70-80 percent of all antibiotics produced — certainly more than half, at a minimum — are in fact used in farm animals to get them to market quicker and bigger. As it also turns out, this continual, low-level use is a perfect way to breed resistant strains, which can then find their way into humans.
Here’s a great overview of the problem from Fresh Air’s Terry Gross and journalist David Hoffman: Antibiotics Can’t Keep Up With Nightmare Superbugs. “In the period before World War II … people that got infections, they had to cut it out. They had to cut off limbs, cut off toes, because there weren’t antibiotics. And oftentimes, when people talk about the fact that we might have to go back to a pre-antibiotic age, that’s what they mean — that a simple scrape on the playground could be fatal.”
Regarding that “Stanford Study”, the good people at Austin’s Sustainable Food Center writes to say..
On September 3, 2012 the New York Times published an article about a Stanford University study that allegedly dispels the nutritional advantages of organic food. The response from the sustainable agriculture community regarding this study has been tremendous. Below we have provided links to articles we feel provide the best response to the claims made by this study.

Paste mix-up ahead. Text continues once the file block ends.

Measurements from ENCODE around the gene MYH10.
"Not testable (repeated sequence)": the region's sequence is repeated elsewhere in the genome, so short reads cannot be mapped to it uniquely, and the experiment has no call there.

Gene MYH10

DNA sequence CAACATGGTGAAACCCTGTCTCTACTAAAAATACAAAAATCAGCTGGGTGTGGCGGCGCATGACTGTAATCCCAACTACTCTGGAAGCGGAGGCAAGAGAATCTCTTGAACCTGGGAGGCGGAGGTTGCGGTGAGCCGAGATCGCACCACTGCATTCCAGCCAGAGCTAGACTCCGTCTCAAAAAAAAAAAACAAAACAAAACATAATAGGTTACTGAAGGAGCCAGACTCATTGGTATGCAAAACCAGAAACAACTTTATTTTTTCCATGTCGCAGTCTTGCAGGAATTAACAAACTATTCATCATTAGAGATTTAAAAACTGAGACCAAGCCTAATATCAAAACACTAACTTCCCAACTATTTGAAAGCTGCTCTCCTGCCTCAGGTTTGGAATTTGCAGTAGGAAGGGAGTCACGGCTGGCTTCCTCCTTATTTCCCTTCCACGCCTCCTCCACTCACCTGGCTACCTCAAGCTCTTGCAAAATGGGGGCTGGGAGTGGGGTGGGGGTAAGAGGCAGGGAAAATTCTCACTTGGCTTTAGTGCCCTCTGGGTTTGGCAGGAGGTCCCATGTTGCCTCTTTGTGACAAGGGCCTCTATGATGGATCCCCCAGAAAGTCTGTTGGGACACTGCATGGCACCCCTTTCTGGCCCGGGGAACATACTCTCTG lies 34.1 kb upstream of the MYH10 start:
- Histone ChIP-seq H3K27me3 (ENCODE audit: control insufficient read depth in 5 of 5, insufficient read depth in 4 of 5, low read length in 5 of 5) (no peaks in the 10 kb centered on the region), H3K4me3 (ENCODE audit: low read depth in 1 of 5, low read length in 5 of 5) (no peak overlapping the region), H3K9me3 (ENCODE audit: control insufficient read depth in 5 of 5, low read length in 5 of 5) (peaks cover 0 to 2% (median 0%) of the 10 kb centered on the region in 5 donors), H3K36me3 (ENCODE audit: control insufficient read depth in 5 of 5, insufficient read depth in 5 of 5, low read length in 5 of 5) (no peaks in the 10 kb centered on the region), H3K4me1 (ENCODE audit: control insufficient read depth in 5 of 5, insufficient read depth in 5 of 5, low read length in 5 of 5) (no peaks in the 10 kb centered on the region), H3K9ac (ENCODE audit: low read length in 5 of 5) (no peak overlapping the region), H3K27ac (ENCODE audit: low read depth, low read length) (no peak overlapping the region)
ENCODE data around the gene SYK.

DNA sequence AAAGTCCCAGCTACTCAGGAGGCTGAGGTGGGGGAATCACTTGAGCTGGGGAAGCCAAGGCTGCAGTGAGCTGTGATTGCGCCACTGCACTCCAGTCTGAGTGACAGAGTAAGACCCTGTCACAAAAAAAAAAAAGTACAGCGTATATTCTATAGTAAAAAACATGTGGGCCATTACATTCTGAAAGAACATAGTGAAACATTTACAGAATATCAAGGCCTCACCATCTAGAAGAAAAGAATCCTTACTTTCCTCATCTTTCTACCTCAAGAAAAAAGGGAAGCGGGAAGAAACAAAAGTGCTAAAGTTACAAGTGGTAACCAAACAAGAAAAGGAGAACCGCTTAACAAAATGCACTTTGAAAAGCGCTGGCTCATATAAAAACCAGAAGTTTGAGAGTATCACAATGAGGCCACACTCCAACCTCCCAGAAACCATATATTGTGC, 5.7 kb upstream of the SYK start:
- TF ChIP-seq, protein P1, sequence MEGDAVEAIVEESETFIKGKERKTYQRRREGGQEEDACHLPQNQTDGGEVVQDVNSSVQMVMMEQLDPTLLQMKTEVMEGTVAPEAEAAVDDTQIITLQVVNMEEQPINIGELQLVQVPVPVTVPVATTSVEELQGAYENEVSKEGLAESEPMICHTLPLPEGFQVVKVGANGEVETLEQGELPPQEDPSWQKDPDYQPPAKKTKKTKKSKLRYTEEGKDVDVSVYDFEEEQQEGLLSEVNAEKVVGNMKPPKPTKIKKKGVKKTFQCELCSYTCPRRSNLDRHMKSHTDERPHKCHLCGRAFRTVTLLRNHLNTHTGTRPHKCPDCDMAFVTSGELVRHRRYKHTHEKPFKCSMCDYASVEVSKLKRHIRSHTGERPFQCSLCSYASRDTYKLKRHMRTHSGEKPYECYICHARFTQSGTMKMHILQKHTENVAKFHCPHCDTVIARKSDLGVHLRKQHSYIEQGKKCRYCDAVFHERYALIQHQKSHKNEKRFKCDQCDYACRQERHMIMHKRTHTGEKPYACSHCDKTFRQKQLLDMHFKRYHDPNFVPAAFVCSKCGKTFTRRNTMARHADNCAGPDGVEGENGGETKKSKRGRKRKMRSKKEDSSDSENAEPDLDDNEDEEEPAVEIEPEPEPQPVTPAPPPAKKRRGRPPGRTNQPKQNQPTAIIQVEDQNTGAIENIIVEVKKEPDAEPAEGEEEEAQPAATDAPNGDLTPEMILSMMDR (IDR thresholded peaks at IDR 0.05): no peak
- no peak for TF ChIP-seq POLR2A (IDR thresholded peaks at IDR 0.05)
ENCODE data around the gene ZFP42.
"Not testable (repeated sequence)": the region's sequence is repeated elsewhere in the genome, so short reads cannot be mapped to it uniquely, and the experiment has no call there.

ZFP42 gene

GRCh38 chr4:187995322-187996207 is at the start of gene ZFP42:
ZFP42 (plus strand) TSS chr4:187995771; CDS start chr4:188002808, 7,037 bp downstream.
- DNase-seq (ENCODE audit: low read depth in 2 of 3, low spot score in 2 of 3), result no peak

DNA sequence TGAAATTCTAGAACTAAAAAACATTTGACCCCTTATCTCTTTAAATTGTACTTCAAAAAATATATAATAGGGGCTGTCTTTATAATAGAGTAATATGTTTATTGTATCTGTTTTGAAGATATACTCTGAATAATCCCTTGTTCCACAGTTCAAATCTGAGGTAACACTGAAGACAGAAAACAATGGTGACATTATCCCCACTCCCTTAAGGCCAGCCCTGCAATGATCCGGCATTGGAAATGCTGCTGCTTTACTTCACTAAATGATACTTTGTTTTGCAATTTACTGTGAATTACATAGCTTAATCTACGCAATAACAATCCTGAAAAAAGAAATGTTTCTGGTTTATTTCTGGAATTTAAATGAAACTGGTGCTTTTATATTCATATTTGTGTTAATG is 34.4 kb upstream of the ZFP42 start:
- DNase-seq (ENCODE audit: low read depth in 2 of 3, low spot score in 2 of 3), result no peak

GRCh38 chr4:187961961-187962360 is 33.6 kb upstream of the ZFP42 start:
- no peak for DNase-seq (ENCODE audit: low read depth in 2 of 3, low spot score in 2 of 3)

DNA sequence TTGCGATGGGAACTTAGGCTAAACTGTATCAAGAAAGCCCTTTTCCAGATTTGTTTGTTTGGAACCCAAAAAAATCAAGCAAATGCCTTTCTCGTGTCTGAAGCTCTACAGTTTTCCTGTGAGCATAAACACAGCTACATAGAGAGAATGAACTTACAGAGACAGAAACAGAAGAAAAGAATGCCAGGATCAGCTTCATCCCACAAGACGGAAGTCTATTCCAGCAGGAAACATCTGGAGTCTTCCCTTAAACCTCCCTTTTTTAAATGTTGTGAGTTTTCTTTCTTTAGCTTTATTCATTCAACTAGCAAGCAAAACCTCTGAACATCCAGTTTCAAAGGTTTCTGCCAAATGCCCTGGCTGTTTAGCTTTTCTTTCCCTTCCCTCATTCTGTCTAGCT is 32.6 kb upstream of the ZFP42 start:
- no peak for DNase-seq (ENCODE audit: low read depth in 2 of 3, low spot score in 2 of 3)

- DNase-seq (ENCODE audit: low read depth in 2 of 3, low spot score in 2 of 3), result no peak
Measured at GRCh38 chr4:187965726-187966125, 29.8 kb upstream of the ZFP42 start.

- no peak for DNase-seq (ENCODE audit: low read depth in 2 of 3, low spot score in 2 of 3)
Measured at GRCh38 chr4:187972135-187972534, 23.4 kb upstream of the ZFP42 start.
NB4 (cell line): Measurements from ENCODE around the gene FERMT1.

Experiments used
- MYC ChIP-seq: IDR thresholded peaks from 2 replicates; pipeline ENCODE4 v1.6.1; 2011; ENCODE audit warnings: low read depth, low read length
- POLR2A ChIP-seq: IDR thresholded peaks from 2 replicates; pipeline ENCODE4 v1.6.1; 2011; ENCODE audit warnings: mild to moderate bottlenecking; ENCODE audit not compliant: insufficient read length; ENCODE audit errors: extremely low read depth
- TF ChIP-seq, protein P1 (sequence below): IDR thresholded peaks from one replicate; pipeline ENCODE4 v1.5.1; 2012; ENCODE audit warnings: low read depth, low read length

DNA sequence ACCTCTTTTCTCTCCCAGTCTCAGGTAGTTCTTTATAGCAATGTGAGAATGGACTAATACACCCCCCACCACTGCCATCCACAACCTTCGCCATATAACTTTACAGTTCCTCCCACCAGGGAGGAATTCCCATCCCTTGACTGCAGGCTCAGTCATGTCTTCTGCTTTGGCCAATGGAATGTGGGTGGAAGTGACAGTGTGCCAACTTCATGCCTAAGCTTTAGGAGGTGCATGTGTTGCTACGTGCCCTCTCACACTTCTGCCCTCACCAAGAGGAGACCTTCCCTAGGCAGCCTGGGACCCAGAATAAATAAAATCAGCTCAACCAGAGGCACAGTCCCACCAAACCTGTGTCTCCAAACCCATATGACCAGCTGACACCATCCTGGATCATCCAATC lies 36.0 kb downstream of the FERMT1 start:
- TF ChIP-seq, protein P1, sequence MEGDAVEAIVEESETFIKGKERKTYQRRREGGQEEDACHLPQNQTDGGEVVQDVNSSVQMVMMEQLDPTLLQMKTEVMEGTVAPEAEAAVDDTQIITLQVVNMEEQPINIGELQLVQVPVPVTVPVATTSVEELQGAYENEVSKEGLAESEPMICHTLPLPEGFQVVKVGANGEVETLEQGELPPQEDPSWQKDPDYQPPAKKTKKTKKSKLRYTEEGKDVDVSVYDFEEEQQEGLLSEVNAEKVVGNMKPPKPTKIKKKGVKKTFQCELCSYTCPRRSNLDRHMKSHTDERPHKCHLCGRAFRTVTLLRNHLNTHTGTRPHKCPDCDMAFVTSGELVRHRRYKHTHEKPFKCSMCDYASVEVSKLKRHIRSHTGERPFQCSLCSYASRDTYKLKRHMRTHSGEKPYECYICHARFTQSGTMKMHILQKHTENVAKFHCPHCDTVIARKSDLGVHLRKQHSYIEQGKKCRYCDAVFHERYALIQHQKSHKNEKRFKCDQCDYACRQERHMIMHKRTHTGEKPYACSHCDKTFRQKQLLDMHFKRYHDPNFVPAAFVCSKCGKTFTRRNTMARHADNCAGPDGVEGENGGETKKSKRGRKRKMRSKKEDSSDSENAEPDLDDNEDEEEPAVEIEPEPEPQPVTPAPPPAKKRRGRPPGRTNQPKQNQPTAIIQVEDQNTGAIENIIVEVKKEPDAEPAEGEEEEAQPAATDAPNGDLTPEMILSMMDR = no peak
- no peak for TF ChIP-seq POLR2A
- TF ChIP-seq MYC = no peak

This is creating superbugs on the farm and humans are exposed in a number of ways, including when we handle or eat undercooked meat. Our life-saving drugs are becoming less effective when we really need them. Unfortunately, the U.S. Food and Drug Administration has refused to take meaningful action to restrict the use of unnecessary antibiotics in livestock production.
The “natural” label has nothing to do with how an animal was raised. The USDA requires only that no coloring or artificial ingredients are added to the final meat or poultry product and that it be “minimally processed” (although salt water can be added).
“Natural” meat or poultry products can definitely be given antibiotics in their feed or water while being raised—and can also be raised in confined spaces with thousands of other animals, given hormones and other drugs, fed animal by-products and subjected to many other unnatural practices.